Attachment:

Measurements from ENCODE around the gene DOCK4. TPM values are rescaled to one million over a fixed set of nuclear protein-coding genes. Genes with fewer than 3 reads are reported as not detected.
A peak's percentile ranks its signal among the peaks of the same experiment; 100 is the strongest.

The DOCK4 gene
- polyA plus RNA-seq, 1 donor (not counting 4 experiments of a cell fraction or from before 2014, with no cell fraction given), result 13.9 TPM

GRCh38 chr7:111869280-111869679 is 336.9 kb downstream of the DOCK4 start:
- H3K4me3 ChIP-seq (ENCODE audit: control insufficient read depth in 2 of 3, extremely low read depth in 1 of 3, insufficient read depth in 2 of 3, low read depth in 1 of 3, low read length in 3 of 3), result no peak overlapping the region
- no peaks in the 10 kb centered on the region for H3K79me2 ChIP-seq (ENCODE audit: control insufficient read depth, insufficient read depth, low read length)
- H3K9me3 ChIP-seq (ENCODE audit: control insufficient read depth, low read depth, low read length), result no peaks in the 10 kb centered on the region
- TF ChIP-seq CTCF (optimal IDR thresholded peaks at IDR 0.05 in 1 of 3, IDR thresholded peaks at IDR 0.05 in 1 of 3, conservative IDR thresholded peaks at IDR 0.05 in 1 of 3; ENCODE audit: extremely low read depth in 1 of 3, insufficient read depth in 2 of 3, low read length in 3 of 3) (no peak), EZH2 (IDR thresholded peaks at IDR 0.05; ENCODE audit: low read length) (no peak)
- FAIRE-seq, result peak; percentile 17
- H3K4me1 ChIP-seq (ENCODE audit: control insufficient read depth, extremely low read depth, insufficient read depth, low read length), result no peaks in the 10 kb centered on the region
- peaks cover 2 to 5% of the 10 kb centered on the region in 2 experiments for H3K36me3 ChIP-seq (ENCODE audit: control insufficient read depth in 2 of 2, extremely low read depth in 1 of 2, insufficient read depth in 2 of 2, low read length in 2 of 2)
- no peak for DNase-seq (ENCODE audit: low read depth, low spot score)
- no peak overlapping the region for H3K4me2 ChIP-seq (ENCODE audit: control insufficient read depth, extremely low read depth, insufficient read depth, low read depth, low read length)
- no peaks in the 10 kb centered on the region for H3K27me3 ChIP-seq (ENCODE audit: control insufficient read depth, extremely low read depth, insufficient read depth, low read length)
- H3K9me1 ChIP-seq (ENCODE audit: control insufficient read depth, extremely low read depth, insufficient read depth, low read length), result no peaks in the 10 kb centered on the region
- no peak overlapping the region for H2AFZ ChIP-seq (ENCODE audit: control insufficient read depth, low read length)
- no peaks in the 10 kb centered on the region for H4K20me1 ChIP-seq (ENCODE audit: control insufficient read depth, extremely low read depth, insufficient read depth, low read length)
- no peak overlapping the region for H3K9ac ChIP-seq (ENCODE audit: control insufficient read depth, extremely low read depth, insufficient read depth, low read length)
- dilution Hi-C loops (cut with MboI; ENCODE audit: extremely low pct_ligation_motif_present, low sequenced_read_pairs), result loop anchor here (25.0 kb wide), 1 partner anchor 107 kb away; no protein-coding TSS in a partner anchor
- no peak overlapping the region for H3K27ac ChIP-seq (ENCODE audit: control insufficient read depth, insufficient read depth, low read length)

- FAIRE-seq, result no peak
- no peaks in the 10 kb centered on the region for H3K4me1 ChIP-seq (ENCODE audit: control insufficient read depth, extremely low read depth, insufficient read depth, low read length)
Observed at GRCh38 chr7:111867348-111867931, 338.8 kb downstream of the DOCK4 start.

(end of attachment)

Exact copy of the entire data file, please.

Measurements from ENCODE around the gene DOCK4. TPM values are rescaled to one million over a fixed set of nuclear protein-coding genes. Genes with fewer than 3 reads are reported as not detected.
A peak's percentile ranks its signal among the peaks of the same experiment; 100 is the strongest.

The DOCK4 gene
- polyA plus RNA-seq, 1 donor (not counting 4 experiments of a cell fraction or from before 2014, with no cell fraction given), result 13.9 TPM

GRCh38 chr7:111869280-111869679 is 336.9 kb downstream of the DOCK4 start:
- H3K4me3 ChIP-seq (ENCODE audit: control insufficient read depth in 2 of 3, extremely low read depth in 1 of 3, insufficient read depth in 2 of 3, low read depth in 1 of 3, low read length in 3 of 3), result no peak overlapping the region
- no peaks in the 10 kb centered on the region for H3K79me2 ChIP-seq (ENCODE audit: control insufficient read depth, insufficient read depth, low read length)
- H3K9me3 ChIP-seq (ENCODE audit: control insufficient read depth, low read depth, low read length), result no peaks in the 10 kb centered on the region
- TF ChIP-seq CTCF (optimal IDR thresholded peaks at IDR 0.05 in 1 of 3, IDR thresholded peaks at IDR 0.05 in 1 of 3, conservative IDR thresholded peaks at IDR 0.05 in 1 of 3; ENCODE audit: extremely low read depth in 1 of 3, insufficient read depth in 2 of 3, low read length in 3 of 3) (no peak), EZH2 (IDR thresholded peaks at IDR 0.05; ENCODE audit: low read length) (no peak)
- FAIRE-seq, result peak; percentile 17
- H3K4me1 ChIP-seq (ENCODE audit: control insufficient read depth, extremely low read depth, insufficient read depth, low read length), result no peaks in the 10 kb centered on the region
- peaks cover 2 to 5% of the 10 kb centered on the region in 2 experiments for H3K36me3 ChIP-seq (ENCODE audit: control insufficient read depth in 2 of 2, extremely low read depth in 1 of 2, insufficient read depth in 2 of 2, low read length in 2 of 2)
- no peak for DNase-seq (ENCODE audit: low read depth, low spot score)
- no peak overlapping the region for H3K4me2 ChIP-seq (ENCODE audit: control insufficient read depth, extremely low read depth, insufficient read depth, low read depth, low read length)
- no peaks in the 10 kb centered on the region for H3K27me3 ChIP-seq (ENCODE audit: control insufficient read depth, extremely low read depth, insufficient read depth, low read length)
- H3K9me1 ChIP-seq (ENCODE audit: control insufficient read depth, extremely low read depth, insufficient read depth, low read length), result no peaks in the 10 kb centered on the region
- no peak overlapping the region for H2AFZ ChIP-seq (ENCODE audit: control insufficient read depth, low read length)
- no peaks in the 10 kb centered on the region for H4K20me1 ChIP-seq (ENCODE audit: control insufficient read depth, extremely low read depth, insufficient read depth, low read length)
- no peak overlapping the region for H3K9ac ChIP-seq (ENCODE audit: control insufficient read depth, extremely low read depth, insufficient read depth, low read length)
- dilution Hi-C loops (cut with MboI; ENCODE audit: extremely low pct_ligation_motif_present, low sequenced_read_pairs), result loop anchor here (25.0 kb wide), 1 partner anchor 107 kb away; no protein-coding TSS in a partner anchor
- no peak overlapping the region for H3K27ac ChIP-seq (ENCODE audit: control insufficient read depth, insufficient read depth, low read length)

- FAIRE-seq, result no peak
- no peaks in the 10 kb centered on the region for H3K4me1 ChIP-seq (ENCODE audit: control insufficient read depth, extremely low read depth, insufficient read depth, low read length)
Observed at GRCh38 chr7:111867348-111867931, 338.8 kb downstream of the DOCK4 start.